Two big players in enterprise technology, virtualization company VMware and sales application maker, announced today that they’re working together on a new service called VMforce. With VMforce, developers can build business applications using the popular Java language, then run them on Salesforce’s platform.

The move should help Salesforce reach a broader and more traditional group of business app developers. Salesforce says there are already 72,500 businesses running more than 135,000 apps in, but those apps are locked in to — if you want to run them on a different cloud service, you have to build them again from scratch.

On the other hand, there are 6 million enterprise developers using Java, including 2 million using the Spring Framework developed by SpringSource, and those Spring developers can now “simply drag and drop your app onto to deploy it to the cloud,” according to a blog post from Salesforce Chief Technology Officer Parker Harris. Besides getting access to Salesforce services and infrastructure, those developers will still have a Java app that they can move to other platforms.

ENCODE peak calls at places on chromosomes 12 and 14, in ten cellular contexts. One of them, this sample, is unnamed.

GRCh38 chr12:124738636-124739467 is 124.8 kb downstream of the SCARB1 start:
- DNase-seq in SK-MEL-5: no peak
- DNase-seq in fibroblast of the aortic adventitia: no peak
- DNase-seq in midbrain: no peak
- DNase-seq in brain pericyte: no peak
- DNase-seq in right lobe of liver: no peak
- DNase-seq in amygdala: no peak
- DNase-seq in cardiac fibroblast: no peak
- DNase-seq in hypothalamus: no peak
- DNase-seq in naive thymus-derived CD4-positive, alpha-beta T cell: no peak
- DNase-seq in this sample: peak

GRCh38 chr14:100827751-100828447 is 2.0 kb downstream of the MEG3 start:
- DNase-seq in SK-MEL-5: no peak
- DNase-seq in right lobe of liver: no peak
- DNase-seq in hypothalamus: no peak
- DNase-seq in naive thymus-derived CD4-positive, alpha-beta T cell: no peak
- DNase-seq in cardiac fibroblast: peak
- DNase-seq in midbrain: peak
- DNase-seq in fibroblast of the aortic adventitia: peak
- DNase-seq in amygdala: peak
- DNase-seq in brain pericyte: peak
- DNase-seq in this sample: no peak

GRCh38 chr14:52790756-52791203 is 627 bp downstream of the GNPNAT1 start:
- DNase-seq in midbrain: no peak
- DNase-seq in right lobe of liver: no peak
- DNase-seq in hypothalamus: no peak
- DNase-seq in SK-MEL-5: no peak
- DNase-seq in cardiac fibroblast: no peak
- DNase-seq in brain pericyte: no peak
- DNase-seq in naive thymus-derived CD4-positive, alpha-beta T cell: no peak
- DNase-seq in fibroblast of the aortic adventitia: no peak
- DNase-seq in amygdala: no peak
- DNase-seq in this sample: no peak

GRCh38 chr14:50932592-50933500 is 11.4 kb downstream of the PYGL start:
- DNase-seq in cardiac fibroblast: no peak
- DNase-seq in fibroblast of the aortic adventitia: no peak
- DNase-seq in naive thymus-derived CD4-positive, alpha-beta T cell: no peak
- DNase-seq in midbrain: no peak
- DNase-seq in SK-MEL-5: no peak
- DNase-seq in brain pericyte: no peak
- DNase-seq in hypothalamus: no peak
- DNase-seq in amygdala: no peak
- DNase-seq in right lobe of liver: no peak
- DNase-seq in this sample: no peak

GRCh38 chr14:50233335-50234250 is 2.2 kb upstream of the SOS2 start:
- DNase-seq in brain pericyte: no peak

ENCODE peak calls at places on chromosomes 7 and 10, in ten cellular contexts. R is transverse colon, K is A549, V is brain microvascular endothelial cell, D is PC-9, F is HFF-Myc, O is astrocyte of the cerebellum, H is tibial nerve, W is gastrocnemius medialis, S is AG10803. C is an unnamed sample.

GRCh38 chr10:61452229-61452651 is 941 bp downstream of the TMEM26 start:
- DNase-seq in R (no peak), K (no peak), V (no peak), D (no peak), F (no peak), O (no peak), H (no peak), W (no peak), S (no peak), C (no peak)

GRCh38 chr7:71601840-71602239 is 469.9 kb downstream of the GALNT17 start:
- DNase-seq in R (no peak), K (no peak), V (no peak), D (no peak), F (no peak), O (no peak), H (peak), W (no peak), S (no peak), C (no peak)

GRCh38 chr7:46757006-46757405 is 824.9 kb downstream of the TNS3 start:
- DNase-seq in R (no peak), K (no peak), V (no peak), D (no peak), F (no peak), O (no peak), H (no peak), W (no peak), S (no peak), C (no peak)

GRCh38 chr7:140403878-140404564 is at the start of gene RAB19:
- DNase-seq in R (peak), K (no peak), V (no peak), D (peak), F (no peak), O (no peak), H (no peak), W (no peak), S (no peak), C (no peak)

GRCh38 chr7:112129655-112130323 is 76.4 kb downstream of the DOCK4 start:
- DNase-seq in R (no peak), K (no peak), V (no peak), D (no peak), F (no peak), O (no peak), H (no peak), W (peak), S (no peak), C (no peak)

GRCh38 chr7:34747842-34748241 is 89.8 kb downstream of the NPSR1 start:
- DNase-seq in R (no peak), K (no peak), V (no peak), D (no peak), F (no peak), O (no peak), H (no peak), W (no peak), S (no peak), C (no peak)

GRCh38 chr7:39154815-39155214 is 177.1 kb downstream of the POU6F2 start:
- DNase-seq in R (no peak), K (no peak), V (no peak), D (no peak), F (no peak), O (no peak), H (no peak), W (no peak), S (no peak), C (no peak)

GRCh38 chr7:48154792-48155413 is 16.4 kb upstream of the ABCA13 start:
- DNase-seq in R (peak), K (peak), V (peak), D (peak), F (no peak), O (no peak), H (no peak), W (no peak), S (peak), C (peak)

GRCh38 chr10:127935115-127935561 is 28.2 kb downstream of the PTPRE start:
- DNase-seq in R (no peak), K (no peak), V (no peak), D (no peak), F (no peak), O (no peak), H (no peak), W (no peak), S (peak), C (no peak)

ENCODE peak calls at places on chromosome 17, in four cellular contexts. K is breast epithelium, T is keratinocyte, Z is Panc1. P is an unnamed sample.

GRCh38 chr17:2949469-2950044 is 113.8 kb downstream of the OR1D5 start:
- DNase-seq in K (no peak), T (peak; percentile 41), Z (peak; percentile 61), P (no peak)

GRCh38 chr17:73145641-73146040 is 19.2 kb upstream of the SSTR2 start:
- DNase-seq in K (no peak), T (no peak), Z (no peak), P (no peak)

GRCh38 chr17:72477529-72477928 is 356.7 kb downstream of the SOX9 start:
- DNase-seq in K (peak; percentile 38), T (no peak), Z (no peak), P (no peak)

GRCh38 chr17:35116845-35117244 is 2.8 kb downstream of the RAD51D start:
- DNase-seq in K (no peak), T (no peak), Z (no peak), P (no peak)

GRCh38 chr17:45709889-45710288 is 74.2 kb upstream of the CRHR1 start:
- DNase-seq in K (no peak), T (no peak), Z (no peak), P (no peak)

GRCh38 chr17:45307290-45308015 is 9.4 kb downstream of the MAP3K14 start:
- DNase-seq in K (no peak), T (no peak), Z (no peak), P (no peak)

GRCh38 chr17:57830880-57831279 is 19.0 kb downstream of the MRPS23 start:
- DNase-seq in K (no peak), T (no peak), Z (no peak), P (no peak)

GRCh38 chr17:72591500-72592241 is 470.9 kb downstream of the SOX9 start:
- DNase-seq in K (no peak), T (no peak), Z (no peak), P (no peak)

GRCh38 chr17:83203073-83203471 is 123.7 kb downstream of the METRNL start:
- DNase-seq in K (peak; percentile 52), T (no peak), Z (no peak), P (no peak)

VMWare Chief Technology Officer Steve Herrod writes that this is VMware’s first use of the technology from SpringSource, which it acquired last year. The company will be launching other platform application services, all united by an “open” philosophy:

Enterprises are very concerned with the privacy, security and auditability of their applications – something that is often a concern or blocker for public PaaS offerings. VMware’s [platform-as-a-service] will have a significant focus on enterprise-grade qualities — providing strong controls for privacy, identity, and authorization control, allowing applications to be extensions of those in the corporate datacenter.

VMware’s entries into this space will focus on addressing this challenge and, with our partners, creating “Open PaaS” offerings. …

A PaaS offering can be architected in a way that clearly separates layers and avoids the restrictions seen in many of today’s implementations. Furthermore, the parts of a PaaS offering that the applications depend on (e.g. libraries, messaging, data access) can be built using open development frameworks and technologies with liberal licensing programs. Ultimately this makes it easier for an ecosystem of more compatible PaaS offerings to grow, providing choice for the developers and consumers of the applications.

The companies are planning a developer preview of VMforce later this year.

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